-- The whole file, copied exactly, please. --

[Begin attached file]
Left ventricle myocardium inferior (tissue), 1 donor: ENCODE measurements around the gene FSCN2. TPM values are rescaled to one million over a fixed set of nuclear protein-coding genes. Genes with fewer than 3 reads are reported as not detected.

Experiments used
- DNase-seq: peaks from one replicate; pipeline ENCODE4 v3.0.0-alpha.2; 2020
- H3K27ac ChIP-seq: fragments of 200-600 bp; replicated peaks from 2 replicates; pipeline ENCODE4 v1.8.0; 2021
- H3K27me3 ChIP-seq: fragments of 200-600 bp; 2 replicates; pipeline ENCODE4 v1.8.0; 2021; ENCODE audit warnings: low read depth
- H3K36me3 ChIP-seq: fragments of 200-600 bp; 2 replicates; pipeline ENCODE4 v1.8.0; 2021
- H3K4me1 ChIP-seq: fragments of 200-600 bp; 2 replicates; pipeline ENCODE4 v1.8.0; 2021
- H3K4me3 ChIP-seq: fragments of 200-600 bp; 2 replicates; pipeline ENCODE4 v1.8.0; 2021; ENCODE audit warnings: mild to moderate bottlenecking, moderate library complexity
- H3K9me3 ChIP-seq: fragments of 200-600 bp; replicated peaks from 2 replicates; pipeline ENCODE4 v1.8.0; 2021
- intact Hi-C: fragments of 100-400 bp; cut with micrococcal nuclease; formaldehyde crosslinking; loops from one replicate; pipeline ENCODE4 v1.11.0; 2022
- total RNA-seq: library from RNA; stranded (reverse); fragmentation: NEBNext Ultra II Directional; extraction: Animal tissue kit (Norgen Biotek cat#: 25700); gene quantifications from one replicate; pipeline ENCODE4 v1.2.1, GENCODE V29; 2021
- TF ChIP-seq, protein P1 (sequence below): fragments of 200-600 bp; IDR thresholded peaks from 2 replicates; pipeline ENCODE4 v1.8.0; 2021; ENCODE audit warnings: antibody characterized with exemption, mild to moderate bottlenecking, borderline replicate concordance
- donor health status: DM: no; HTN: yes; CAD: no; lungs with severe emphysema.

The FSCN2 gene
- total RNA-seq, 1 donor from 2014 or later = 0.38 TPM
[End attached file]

Left ventricle myocardium inferior (tissue), 1 donor: ENCODE measurements around the gene FSCN2. TPM values are rescaled to one million over a fixed set of nuclear protein-coding genes. Genes with fewer than 3 reads are reported as not detected.

Experiments used
- DNase-seq: peaks from one replicate; pipeline ENCODE4 v3.0.0-alpha.2; 2020
- H3K27ac ChIP-seq: fragments of 200-600 bp; replicated peaks from 2 replicates; pipeline ENCODE4 v1.8.0; 2021
- H3K27me3 ChIP-seq: fragments of 200-600 bp; 2 replicates; pipeline ENCODE4 v1.8.0; 2021; ENCODE audit warnings: low read depth
- H3K36me3 ChIP-seq: fragments of 200-600 bp; 2 replicates; pipeline ENCODE4 v1.8.0; 2021
- H3K4me1 ChIP-seq: fragments of 200-600 bp; 2 replicates; pipeline ENCODE4 v1.8.0; 2021
- H3K4me3 ChIP-seq: fragments of 200-600 bp; 2 replicates; pipeline ENCODE4 v1.8.0; 2021; ENCODE audit warnings: mild to moderate bottlenecking, moderate library complexity
- H3K9me3 ChIP-seq: fragments of 200-600 bp; replicated peaks from 2 replicates; pipeline ENCODE4 v1.8.0; 2021
- intact Hi-C: fragments of 100-400 bp; cut with micrococcal nuclease; formaldehyde crosslinking; loops from one replicate; pipeline ENCODE4 v1.11.0; 2022
- total RNA-seq: library from RNA; stranded (reverse); fragmentation: NEBNext Ultra II Directional; extraction: Animal tissue kit (Norgen Biotek cat#: 25700); gene quantifications from one replicate; pipeline ENCODE4 v1.2.1, GENCODE V29; 2021
- TF ChIP-seq, protein P1 (sequence below): fragments of 200-600 bp; IDR thresholded peaks from 2 replicates; pipeline ENCODE4 v1.8.0; 2021; ENCODE audit warnings: antibody characterized with exemption, mild to moderate bottlenecking, borderline replicate concordance
- donor health status: DM: no; HTN: yes; CAD: no; lungs with severe emphysema.

The FSCN2 gene
- total RNA-seq, 1 donor from 2014 or later = 0.38 TPM